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Milwaukee Police Give Update on Body Camera Program

The Milwaukee Police Department (MPD) is about to put the next set of body cameras on the streets. The 179 cameras, that are already in use, have been getting a warm reception from MPD officers, and they've collected a lot of footage. Numbers, released Thursday at the meeting of the Milwaukee Fire and Police Commission, show that 8,600 hours of video were captured and 44,000 videos total were made since the body camera program started in October. That equals about 383 videos per day on average. 

The Milwaukee Police Department made public two of the videos. One of the most graphic videos shows police defusing a home invasion back in December. The video captured a negotiator talking with the suspect, followed by a trade of gunfire between police and the suspects. The second piece of video was given to CBS 58 following the traffic stop of Senator Lena Taylor's 16-year-old son. Taylor said her son was stopped on the north side of Milwaukee last year. The video captures cross-talk between officers and Taylor's son whom, she said, was terrified, even though officers said he wasn't in trouble. 

At tonight's commission meeting, a concern was revealed.

"They're having problems with the winter caps and the much bulkier coats," said Sgt. Doug Wiorek. "You start talking those large fur collars, that's when it becomes a problem. We have officers trying to move things around and find what works for them to keep the equipment safe and also provide the view that they need."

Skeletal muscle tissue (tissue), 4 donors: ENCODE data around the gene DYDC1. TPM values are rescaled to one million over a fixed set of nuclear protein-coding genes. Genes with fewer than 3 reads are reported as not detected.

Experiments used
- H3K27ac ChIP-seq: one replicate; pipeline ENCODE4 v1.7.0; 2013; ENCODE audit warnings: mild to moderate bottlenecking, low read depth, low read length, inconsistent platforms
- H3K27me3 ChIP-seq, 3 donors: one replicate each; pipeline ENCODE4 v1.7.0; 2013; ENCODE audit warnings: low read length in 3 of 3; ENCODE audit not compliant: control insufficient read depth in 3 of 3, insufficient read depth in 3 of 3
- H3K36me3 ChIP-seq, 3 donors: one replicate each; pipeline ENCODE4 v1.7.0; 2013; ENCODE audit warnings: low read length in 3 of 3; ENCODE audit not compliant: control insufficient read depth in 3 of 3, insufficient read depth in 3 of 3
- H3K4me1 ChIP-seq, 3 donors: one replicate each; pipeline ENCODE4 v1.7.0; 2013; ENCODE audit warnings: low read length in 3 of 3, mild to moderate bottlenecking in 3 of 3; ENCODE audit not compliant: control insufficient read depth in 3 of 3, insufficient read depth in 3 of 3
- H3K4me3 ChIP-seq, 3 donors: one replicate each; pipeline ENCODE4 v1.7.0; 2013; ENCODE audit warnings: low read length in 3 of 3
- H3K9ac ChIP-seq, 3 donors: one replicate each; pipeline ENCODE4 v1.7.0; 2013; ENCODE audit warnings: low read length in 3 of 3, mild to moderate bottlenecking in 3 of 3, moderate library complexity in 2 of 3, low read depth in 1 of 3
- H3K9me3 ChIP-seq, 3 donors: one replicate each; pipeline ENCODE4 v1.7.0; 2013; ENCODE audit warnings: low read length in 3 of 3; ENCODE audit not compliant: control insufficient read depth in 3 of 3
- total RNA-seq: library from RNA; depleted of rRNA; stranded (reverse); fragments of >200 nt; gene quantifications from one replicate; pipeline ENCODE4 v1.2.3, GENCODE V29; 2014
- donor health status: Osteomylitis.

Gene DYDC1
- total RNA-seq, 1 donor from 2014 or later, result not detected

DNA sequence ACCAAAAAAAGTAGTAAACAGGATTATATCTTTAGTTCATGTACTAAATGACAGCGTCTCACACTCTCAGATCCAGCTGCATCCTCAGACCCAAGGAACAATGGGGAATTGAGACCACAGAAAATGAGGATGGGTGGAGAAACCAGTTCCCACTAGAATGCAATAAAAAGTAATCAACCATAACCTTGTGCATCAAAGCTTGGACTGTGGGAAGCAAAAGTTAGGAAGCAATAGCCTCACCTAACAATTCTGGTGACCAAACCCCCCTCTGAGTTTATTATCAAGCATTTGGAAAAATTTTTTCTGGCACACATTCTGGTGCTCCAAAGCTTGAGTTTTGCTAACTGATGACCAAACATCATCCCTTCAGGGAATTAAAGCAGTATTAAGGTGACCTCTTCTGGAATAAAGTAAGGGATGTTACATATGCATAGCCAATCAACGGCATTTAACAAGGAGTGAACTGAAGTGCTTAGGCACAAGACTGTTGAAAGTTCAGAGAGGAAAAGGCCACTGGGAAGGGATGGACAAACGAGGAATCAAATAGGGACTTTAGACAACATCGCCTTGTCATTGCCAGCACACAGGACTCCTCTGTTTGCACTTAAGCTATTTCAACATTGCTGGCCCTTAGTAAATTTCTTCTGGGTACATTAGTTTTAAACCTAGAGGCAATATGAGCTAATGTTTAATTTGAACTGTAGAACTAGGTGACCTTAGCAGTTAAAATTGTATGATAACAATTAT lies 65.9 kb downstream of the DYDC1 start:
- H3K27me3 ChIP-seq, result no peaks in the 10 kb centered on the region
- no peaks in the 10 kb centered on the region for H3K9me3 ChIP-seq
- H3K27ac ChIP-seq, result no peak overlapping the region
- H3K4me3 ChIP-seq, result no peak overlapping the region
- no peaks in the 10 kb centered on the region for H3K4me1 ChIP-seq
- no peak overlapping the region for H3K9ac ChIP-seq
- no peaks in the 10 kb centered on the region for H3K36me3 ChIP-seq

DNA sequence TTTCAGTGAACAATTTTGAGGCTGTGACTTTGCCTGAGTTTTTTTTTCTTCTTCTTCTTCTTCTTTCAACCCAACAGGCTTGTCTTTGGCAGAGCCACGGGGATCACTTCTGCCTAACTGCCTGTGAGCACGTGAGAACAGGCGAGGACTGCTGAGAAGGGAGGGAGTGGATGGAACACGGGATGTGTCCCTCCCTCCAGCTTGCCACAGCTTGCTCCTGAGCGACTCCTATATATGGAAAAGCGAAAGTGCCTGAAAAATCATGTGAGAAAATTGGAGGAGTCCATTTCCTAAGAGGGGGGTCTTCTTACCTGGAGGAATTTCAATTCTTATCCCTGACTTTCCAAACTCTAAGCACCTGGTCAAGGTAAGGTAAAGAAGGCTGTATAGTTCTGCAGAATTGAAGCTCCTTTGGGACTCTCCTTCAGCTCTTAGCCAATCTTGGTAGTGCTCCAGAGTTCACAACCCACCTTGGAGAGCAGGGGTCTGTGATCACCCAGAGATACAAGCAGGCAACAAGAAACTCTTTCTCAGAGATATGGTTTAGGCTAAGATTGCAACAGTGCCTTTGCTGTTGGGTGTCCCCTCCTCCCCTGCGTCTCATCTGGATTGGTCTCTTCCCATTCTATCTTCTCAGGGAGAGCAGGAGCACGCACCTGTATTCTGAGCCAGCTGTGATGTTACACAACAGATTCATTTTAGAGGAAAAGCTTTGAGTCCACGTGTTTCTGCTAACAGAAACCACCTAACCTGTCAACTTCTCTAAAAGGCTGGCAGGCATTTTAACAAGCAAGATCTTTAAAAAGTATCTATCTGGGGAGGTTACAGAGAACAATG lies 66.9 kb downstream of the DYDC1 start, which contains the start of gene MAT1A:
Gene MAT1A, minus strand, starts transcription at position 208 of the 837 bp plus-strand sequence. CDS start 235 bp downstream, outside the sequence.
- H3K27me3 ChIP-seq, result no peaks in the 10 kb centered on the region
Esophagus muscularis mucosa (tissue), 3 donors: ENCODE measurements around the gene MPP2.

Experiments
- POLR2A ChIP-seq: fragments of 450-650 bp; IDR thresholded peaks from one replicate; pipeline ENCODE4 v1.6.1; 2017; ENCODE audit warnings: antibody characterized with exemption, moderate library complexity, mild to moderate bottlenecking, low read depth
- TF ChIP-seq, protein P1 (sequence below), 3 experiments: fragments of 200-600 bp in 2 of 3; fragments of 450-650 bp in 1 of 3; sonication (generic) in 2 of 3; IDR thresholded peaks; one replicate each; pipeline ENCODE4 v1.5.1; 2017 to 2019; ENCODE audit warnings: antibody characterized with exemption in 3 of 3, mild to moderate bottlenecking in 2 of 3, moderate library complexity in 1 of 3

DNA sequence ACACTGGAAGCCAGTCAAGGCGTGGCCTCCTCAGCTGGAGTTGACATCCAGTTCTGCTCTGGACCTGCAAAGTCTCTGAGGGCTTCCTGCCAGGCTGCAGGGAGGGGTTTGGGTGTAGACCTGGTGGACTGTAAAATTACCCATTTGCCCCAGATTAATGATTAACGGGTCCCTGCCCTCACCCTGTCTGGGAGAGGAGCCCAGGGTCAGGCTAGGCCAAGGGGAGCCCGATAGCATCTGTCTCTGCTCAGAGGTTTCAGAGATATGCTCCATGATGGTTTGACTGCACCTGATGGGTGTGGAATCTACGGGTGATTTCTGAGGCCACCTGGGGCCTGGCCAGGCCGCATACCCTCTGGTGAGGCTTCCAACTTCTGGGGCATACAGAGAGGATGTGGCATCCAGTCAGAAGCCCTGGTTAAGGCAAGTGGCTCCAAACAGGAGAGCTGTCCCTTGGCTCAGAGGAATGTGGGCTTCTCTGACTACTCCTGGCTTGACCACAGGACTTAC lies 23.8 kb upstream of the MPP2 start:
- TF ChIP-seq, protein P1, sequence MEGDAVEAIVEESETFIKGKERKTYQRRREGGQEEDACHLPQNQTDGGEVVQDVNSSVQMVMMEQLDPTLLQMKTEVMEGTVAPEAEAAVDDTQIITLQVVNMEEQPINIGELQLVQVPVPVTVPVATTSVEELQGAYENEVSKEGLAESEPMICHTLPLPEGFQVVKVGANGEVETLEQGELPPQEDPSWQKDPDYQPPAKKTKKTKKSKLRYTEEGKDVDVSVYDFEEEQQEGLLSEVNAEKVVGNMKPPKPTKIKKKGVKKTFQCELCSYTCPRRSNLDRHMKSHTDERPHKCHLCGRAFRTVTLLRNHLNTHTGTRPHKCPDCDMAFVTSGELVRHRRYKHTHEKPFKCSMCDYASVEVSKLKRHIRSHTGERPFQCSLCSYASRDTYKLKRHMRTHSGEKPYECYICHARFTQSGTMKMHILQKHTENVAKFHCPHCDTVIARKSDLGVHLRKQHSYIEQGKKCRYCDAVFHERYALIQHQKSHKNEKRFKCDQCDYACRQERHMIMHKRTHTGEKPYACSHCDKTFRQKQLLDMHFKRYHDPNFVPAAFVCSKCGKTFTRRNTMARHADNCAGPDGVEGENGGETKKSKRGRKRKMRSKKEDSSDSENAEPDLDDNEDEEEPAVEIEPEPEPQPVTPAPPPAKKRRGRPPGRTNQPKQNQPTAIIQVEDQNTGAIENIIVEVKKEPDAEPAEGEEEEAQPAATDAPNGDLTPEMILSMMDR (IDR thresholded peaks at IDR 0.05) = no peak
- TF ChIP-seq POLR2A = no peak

The department is working with the camera manufacturer on different types of mounts that may work better with the officer's winter clothing. Around 280 more cameras will be put in to use in March, and training for them begins on Monday.

Police chief Ed Flynn says it's a work in progress, but says officers are happy with the body cam program overall.

"They're glad to have a form of electronic backup, it's an extra witness for the cases they bring to court, an extra witness that demonstrates that they do the right thing," Chief Flynn said.

CBS 58 was told, Thursday, that all of the cameras the city has are expected to be in use by October.

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